Debut Author Snapshot: Amy Waldman

September, 2011

Amy Waldman The design of a national landmark is a prickly business. When Maya Lin was selected to design the Vietnam Veterans Memorial in 1981, some objected to the Ohio-born artist's Chinese heritage. This controversy intrigued debut novelist Amy Waldman, and she imagined what would happen if a Muslim architect had won the 9/11 Memorial contest. (The actual contest's winning design finishes construction this month and will be unveiled to commemorate the ten-year anniversary of the World Trade Center attacks.) Waldman's book, The Submission, approaches the emotionally charged subject from multiple perspectives, attempting to represent the diversity of New York City and the breadth of the tragedy's impact. At the center is Mohammed "Mo" Khan, an American architect whose garden design is selected and then villified.

Former reporter Waldman was cochief of the South Asia bureau of The New York Times and a national correspondent for The Atlantic before becoming a full-time novelist. The Brooklyn writer and Yale grad shares images from another garden featured in her novel.


A character in The Submission visits Bagh-e Babur, a garden in Kabul designed circa 1526 by the first Mogul emperor, Babur. Waldman took these photographs during a 2007 visit.
Goodreads: Topics related to 9/11 often pepper the news—including the 2010 controversy over the so-called Ground Zero Mosque. What were the particular challenges of writing a story that, while fictional, closely parallels reality?

Amy Waldman: The challenge is to make your story feel so real that readers can lose themselves in it and forget it's a novel—but also not make it prosaic. I don't want to regurgitate reality so much as refract it. I had already completed a draft of The Submission when the controversy over the plan for a mosque near Ground Zero erupted. I felt prescient—but almost too much so. Parts of the novel that had seemed original or funny suddenly read too much like the newspapers, so I did some rewriting as a result.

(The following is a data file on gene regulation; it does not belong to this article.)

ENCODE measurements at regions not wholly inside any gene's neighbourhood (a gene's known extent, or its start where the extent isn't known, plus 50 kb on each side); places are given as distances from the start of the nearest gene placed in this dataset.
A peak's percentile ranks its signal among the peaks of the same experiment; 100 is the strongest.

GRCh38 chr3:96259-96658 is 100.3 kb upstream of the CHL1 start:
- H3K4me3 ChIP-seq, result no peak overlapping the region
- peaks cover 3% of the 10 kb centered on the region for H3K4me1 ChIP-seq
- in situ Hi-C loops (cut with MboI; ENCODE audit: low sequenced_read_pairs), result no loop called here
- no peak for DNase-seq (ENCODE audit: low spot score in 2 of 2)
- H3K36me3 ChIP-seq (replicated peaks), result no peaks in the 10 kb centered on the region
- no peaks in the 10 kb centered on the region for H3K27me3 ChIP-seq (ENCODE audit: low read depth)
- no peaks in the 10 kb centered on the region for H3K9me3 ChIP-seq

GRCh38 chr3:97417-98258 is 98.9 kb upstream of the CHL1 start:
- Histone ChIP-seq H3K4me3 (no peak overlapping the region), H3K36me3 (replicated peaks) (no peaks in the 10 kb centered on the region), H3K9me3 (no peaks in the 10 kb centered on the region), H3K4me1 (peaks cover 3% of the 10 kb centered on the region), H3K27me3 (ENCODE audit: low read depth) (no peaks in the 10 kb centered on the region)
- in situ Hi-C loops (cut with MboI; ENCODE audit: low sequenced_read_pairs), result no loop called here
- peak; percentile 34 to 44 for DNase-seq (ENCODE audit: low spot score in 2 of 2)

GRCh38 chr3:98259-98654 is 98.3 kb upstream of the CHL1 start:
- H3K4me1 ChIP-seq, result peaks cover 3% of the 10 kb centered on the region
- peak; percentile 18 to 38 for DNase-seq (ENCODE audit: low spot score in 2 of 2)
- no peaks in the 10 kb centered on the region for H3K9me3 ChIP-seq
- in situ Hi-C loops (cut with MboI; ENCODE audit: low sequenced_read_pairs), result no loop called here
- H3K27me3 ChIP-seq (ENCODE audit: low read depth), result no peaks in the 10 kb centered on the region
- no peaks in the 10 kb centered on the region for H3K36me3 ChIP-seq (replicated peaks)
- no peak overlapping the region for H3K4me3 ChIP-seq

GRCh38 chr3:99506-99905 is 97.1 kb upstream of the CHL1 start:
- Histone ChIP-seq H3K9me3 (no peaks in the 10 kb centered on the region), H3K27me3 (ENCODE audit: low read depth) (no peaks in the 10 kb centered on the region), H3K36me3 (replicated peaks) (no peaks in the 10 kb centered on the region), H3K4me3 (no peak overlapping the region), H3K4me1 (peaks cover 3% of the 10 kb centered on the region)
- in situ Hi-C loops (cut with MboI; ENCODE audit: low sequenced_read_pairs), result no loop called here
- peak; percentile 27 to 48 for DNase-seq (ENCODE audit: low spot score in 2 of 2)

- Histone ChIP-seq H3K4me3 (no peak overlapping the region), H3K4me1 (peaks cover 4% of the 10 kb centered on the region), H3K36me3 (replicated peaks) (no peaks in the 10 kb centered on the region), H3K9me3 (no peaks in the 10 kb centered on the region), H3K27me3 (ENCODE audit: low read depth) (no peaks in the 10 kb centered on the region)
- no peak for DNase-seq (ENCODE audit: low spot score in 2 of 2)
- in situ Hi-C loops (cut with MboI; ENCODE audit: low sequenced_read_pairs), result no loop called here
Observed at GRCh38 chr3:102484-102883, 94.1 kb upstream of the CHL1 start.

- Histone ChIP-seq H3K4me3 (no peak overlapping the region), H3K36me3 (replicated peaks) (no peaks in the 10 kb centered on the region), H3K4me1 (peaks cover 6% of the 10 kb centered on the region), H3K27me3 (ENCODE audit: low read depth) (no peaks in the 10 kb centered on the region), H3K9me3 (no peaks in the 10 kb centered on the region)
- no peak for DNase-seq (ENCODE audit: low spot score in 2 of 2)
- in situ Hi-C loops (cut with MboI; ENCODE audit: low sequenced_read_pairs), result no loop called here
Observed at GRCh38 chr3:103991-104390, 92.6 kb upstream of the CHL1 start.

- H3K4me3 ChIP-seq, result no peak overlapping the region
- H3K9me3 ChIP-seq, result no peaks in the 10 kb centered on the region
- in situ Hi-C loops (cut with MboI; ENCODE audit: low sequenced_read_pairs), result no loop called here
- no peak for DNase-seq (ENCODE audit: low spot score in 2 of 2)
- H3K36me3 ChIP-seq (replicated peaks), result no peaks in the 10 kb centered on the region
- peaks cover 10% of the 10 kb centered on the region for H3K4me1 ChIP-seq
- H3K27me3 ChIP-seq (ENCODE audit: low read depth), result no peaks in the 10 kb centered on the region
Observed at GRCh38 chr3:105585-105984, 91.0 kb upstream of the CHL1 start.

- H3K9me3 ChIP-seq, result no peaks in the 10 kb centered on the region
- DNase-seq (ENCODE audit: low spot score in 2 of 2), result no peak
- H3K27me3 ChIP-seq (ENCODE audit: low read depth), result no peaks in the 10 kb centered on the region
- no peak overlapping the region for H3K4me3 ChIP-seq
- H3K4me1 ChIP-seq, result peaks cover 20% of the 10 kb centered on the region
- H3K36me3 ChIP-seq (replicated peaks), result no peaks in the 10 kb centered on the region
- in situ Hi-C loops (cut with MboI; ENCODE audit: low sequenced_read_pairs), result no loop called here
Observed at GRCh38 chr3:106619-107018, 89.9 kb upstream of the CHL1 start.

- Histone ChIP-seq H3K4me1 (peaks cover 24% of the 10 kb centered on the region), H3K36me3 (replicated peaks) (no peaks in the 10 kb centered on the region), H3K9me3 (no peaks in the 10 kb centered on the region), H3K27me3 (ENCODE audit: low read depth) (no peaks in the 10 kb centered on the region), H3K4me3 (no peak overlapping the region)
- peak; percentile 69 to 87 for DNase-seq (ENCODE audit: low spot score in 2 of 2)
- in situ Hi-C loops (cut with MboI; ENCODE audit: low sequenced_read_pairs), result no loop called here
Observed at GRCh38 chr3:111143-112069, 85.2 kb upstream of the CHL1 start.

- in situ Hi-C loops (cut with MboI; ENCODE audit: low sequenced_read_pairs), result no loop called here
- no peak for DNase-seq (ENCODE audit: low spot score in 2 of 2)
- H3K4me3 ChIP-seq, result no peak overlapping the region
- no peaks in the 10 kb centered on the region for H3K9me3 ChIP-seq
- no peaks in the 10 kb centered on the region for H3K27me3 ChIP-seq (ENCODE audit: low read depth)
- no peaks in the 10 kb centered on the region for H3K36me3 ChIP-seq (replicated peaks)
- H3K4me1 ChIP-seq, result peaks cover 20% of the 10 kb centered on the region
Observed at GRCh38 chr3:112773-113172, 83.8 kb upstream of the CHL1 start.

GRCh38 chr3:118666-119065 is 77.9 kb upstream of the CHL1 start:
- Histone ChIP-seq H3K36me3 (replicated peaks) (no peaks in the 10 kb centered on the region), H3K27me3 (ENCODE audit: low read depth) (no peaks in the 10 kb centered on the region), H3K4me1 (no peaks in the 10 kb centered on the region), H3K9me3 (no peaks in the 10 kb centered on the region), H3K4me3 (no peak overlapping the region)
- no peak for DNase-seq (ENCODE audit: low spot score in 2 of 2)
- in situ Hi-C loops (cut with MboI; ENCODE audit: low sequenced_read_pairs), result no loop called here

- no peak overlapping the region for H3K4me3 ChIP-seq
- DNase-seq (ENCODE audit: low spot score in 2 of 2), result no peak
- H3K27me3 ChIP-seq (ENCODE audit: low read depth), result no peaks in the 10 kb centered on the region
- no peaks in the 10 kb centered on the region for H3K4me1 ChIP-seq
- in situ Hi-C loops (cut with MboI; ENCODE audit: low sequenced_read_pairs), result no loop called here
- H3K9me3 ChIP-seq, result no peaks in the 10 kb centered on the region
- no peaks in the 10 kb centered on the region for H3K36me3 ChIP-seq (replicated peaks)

Maybe because I am a former reporter, I love absorbing the news, letting it churn, then see something new come out. I can often trace the thread back to something I read or something that happened, but it rarely bears much resemblance to it. That's the fun part of art—the weird, unexpected alchemy that happens in the brain.


Another vista of Bagh-e Babur.
GR: The Submission includes a diverse cast of characters. Were any of those voices harder to make authentic than others?

AW: All of the characters were challenging for different reasons. I'm not an architect like Mo or an immigrant like Asma. I didn't lose anyone on 9/11. But the character I struggled the most with was Sean, who lost his brother in the attacks and has become an activist. Originally he was a woman named Lucy, so you can see how much he changed! I couldn't figure out exactly who he was, yet I didn't want to force him to be anyone. Finally he just started doing things, and I realized that's who he is—someone who acts on impulse, without forethought, then has to deal with the consequences of his actions. Understanding that gave me great empathy for him even when I didn't like everything he did.